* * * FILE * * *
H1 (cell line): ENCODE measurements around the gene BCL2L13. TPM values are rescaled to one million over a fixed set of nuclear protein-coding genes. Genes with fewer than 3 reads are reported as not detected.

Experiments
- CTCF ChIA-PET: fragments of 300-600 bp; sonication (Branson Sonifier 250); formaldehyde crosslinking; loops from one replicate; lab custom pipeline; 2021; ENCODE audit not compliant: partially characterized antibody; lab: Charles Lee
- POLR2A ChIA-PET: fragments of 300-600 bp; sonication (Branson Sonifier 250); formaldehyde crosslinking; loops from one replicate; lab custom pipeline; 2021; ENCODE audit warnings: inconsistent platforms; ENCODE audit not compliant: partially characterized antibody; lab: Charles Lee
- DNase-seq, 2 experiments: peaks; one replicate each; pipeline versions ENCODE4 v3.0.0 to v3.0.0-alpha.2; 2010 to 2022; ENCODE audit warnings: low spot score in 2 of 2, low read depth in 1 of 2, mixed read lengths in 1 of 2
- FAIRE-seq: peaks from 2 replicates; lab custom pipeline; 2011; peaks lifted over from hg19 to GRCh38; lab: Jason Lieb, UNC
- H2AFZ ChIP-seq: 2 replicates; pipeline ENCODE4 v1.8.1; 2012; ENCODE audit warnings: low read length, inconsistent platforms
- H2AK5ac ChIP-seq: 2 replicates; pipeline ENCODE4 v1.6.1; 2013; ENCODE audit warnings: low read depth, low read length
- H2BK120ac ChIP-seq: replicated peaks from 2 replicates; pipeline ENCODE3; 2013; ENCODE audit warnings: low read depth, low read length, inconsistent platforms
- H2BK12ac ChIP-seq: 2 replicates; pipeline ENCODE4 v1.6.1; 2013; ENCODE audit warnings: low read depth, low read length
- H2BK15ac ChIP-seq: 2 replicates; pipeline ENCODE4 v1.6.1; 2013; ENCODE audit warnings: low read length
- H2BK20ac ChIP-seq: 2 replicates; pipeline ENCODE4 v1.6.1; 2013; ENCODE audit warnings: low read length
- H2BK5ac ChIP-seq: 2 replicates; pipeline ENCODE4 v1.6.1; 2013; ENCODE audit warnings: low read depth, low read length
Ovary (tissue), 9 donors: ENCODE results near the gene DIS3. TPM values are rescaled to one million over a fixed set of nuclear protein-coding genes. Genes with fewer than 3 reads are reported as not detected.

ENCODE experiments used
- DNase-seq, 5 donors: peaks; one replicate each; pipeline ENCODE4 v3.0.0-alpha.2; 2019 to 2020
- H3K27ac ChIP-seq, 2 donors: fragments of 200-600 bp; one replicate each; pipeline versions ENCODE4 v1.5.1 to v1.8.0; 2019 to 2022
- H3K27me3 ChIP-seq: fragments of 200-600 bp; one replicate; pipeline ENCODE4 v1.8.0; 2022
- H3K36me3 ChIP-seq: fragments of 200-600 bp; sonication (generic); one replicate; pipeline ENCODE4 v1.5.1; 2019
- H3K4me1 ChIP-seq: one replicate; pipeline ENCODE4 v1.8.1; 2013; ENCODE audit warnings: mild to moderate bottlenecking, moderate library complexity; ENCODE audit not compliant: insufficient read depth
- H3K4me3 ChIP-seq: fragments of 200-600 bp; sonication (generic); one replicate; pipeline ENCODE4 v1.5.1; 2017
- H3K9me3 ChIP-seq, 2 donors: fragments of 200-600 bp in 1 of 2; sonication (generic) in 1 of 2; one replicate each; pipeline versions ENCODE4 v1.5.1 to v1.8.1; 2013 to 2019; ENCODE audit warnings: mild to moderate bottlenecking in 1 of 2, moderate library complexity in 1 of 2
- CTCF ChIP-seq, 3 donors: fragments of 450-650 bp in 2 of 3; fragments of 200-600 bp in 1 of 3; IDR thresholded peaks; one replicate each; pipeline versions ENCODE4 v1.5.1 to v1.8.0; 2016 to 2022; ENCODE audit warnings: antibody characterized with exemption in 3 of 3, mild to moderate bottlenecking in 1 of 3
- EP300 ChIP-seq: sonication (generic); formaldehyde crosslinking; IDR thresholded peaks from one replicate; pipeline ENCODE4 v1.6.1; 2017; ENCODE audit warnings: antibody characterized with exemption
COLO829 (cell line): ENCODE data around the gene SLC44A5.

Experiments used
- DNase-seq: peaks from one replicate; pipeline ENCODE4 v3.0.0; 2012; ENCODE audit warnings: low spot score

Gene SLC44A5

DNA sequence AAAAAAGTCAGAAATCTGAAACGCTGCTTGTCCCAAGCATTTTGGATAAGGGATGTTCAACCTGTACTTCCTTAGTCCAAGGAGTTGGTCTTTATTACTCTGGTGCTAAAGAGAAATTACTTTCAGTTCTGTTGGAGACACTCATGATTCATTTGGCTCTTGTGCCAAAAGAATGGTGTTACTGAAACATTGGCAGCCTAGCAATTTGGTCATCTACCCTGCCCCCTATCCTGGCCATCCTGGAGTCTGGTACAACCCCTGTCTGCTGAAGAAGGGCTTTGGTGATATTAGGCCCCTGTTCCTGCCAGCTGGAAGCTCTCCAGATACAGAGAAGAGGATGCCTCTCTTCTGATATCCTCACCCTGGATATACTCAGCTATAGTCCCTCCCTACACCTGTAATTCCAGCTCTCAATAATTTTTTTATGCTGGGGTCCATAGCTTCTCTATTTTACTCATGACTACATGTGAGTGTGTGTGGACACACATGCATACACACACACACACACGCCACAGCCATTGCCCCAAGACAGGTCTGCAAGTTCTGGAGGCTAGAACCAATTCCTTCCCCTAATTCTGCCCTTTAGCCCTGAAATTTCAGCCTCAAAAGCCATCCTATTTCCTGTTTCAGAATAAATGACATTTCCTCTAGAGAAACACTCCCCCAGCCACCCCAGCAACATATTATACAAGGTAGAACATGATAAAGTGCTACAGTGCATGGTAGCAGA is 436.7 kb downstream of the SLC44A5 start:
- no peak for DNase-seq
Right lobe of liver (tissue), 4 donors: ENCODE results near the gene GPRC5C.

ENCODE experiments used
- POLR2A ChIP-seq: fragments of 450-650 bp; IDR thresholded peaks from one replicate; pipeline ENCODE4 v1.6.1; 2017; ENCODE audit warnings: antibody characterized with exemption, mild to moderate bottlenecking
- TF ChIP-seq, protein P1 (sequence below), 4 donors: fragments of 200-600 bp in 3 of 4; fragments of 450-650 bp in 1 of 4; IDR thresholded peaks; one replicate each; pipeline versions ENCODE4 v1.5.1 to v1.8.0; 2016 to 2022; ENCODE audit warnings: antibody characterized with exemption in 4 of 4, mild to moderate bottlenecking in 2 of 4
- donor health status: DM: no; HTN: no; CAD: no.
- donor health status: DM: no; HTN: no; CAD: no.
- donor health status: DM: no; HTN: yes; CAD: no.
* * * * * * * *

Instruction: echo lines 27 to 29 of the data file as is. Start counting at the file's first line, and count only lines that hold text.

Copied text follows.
- DNase-seq: peaks from one replicate; pipeline ENCODE4 v3.0.0; 2012; ENCODE audit warnings: low spot score

Gene SLC44A5

DNA sequence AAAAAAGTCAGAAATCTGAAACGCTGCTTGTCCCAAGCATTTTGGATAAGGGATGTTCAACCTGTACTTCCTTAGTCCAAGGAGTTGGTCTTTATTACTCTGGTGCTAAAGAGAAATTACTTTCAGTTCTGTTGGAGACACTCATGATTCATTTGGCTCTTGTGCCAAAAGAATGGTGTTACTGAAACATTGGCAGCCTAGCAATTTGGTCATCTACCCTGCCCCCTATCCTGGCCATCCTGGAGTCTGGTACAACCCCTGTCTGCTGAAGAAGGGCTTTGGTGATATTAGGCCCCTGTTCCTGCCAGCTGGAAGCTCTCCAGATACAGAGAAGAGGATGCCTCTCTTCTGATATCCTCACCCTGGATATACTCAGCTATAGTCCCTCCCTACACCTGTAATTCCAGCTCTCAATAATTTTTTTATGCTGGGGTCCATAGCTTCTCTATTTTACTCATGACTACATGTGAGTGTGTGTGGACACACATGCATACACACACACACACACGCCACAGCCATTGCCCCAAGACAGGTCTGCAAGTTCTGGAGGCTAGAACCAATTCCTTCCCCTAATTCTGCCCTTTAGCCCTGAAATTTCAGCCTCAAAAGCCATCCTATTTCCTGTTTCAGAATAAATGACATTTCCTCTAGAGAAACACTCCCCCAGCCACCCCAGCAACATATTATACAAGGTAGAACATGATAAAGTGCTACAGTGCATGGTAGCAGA is 436.7 kb downstream of the SLC44A5 start: